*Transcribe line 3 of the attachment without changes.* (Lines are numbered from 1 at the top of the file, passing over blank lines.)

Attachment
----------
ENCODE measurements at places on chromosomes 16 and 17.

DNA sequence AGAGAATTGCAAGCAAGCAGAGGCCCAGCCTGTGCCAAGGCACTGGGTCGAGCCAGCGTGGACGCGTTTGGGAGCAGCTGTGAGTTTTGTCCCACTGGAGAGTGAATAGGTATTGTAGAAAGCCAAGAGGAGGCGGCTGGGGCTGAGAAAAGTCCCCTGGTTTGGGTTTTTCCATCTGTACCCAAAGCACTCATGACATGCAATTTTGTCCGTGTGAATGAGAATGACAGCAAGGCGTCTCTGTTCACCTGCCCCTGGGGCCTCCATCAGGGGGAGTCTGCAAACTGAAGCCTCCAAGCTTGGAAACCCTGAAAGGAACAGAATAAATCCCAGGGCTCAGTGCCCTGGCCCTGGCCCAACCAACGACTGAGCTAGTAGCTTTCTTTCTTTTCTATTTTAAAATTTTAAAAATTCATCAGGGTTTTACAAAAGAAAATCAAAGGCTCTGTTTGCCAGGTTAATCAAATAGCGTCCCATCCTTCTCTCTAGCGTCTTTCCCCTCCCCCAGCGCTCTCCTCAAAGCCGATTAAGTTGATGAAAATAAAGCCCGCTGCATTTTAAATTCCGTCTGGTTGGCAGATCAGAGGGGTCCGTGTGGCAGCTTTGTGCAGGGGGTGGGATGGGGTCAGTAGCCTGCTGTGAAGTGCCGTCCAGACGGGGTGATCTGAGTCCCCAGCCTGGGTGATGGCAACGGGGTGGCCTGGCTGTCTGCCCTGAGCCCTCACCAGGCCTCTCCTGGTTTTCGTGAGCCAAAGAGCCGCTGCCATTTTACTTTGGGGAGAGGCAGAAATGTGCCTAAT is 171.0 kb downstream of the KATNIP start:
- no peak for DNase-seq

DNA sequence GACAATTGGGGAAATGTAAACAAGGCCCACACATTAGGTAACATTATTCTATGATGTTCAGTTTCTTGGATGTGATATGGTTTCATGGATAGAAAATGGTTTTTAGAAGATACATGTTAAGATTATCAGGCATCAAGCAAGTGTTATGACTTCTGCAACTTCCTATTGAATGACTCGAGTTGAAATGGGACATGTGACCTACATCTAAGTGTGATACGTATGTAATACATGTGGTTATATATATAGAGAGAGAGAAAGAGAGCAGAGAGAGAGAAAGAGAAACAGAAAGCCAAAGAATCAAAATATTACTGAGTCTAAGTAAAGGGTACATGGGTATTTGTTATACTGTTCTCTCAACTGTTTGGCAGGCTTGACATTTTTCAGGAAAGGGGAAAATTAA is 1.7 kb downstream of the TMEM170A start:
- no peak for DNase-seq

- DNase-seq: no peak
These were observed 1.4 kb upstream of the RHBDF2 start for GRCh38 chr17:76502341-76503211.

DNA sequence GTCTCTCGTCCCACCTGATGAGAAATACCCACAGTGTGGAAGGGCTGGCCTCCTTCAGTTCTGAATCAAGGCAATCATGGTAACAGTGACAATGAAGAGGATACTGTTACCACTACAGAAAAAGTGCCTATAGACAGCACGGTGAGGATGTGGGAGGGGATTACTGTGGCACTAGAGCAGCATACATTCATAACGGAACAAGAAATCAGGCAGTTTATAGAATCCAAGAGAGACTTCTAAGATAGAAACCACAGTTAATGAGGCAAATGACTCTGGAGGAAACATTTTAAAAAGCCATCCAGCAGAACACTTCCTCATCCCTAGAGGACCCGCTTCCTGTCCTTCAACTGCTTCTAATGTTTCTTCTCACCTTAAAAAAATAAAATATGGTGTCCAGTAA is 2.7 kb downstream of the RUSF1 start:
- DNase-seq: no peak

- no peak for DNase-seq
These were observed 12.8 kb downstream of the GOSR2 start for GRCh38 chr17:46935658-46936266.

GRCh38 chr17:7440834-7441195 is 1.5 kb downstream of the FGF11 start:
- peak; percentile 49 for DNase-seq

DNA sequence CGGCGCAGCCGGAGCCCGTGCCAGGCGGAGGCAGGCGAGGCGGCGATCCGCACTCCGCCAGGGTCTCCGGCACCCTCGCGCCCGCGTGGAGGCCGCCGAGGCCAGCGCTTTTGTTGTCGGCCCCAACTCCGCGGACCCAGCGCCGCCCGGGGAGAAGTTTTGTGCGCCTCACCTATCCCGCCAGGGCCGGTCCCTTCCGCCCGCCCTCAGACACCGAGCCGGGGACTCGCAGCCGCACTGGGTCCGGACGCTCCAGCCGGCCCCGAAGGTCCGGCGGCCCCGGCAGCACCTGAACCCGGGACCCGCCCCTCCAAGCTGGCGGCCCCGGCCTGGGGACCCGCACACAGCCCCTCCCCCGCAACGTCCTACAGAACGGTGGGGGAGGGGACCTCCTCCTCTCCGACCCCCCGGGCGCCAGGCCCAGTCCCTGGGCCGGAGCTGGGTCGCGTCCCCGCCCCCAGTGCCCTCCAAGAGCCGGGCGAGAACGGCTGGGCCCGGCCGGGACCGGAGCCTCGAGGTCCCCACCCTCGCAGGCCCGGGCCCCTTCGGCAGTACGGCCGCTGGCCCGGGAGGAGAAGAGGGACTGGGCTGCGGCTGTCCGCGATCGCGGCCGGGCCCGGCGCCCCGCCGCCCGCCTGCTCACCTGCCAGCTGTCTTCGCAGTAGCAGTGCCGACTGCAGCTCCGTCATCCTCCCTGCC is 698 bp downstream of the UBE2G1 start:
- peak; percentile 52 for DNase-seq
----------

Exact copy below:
- no peak for DNase-seq